Human Rights Based Objections - New Case Law To Give Guidance To Councils

Local governments throughout Queensland will be aware of the potential impacts of the Human Rights Act 2019 (“the Act”) on Council decision-making.  

The recent Land Court of Queensland proceeding of Waratah Coal Pty Ltd v Youth Verdict Ltd (“the objectors”) provides some further clarity as to what a Court might call for when considering human rights objection pursuant to the Act. 

The case considered section 58 of the Act, which provides: 

  • It is unlawful for a public entity –
  • To act or make a decision in a way that is not compatible with human rights; or
  • In making a decision, to fail to give proper consideration to a human right relevant to the decision. 

The Case 

Waratah Coal gives an insight into how courts are likely to consider objections made under the Act at a procedural stage.  In giving this insight, it offers an indication of the material that Courts are likely to require when upholding (or otherwise) a human rights-based objection to decision-making processes. 

The case is an interim step in an overall objection to a mining project in the Galilee Basin, on human rights grounds.  The particular human rights that the objector is relying upon to advance their objections are: 

  • recognition and equality before the law; 
  • right to life; 
  • property rights; 
  • the right not to have the person’s privacy, family, home or correspondence unlawfully or arbitrarily interfered with; 
  • the right of every child, without discrimination, to the protection that is needed by the child, and is in the child’s best interests, because of being a child; and 
  • the cultural rights of Aboriginal peoples and Torres Strait Islander peoples.

The case itself is largely about the timing for which the objector is required to provide particulars of their objection to “sharpen the issues”.  

At this stage of the proceeding, the parties agreed that lay evidence (ie, non-expert evidence), and statements from First Nations people, will be filed first, with expert evidence to follow.  The Court considered that the need for and type of expert evidence required would be informed by the evidence to be provided at this stage of the process.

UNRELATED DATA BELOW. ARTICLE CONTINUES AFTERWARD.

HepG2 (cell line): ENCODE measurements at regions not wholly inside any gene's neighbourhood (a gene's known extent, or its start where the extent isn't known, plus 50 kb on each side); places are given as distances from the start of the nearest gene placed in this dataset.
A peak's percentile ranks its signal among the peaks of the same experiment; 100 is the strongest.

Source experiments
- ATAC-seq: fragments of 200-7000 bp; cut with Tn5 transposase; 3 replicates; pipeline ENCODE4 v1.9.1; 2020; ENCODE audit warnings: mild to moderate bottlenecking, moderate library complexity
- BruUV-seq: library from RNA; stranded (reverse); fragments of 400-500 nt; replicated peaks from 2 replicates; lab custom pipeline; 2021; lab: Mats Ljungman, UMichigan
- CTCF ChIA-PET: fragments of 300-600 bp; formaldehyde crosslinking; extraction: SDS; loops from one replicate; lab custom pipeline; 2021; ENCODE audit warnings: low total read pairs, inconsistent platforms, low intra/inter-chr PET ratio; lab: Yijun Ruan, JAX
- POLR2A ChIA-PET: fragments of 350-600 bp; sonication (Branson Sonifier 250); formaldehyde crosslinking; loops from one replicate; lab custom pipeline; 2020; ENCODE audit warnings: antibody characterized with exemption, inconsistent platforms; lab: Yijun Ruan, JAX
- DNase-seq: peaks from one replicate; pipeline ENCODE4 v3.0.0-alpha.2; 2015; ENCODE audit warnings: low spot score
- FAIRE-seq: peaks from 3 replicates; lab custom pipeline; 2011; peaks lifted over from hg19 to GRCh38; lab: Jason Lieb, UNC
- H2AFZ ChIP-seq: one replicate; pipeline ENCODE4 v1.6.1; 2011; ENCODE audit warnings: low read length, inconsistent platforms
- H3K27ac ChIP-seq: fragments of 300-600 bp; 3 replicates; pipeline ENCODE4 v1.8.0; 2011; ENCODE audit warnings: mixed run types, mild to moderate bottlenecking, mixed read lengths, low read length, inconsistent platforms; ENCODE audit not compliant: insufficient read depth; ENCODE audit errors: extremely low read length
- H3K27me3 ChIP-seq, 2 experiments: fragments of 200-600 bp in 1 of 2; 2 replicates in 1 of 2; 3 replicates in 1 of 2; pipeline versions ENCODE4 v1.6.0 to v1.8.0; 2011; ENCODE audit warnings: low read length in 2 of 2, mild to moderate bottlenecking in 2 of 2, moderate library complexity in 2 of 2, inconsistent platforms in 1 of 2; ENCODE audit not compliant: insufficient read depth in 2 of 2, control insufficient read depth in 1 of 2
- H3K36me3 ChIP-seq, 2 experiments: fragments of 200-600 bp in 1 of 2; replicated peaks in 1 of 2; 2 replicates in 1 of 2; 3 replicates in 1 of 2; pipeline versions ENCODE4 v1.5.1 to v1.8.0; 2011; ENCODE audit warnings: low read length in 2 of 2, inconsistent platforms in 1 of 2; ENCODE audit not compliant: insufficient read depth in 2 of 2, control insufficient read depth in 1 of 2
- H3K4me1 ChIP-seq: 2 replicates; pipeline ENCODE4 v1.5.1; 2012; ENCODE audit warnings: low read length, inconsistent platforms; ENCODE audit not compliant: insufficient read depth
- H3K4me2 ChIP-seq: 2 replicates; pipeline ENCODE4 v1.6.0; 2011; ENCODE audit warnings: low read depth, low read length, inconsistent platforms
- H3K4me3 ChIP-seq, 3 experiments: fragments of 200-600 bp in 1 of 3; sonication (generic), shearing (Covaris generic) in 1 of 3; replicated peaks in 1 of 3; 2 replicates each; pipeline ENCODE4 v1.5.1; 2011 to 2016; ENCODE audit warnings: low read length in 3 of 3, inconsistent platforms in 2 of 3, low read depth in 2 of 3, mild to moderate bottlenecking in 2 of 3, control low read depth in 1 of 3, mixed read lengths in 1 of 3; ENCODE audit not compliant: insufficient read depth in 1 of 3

The Court also considered a five-step process that the Department of Environment and Science (a statutory party to the proceeding) had adopted in the context of considering human rights issues: 

  1. STEP ONE: Engagement – Section 58(1)(a)

This step considers whether the prospective decision is relevant to a human right. 

  1. STEP TWO: Limitation – Section 58(1)(a)

This step considers if a right is relevant, is that right limited by the decision? 

  1. STEP THREE: Justification – Section 13

This step considers whether such limits as do exist are reasonable and can be demonstrably justified. This step can be broken up in the following overlapping requirements:  

  1. Legality – this encompasses both procedure and substance. Any limitation must be in accordance with the procedure prescribed by law and compatible with the rule of law; and 
  1. Proportionality – human rights, not being absolute, must be balanced against one another and against other competing private and public interests. There may be a need to limit those rights to achieve other legitimate purposes. 
  1. STEP FOUR: Proper Consideration – Section 58(1)(b)

This step considers even if the limits be lawful and proportionate, the decision made must give property consideration to the rights said to be engaged. 

  1. STEP FIVE: Inevitable Infringement – Section 58(2)

This step operates where the Court could not reasonably act differently or make a different decision because of a statutory provision or under law. 

Adopting a structured process for considering the impact on human rights on decision-making is an important tool for local governments.  DES’ five step process may be a useful model for Councils to consider when developing their own structure. 

Takeaways

Waratah Coal offers further insight into an area of law that is rapidly developing in Queensland. 

The case underscores the need for local governments to develop their own process for dealing with human rights in decision-making.  

The case also emphasises that litigation about human rights objections will be a costly and time-consuming process for public entities. 

For those Councils seeking further advice on how to deal with human rights-based complaints, or ensure that human rights matters are properly considered in local government decision-making, please contact Julian Bodenmann.

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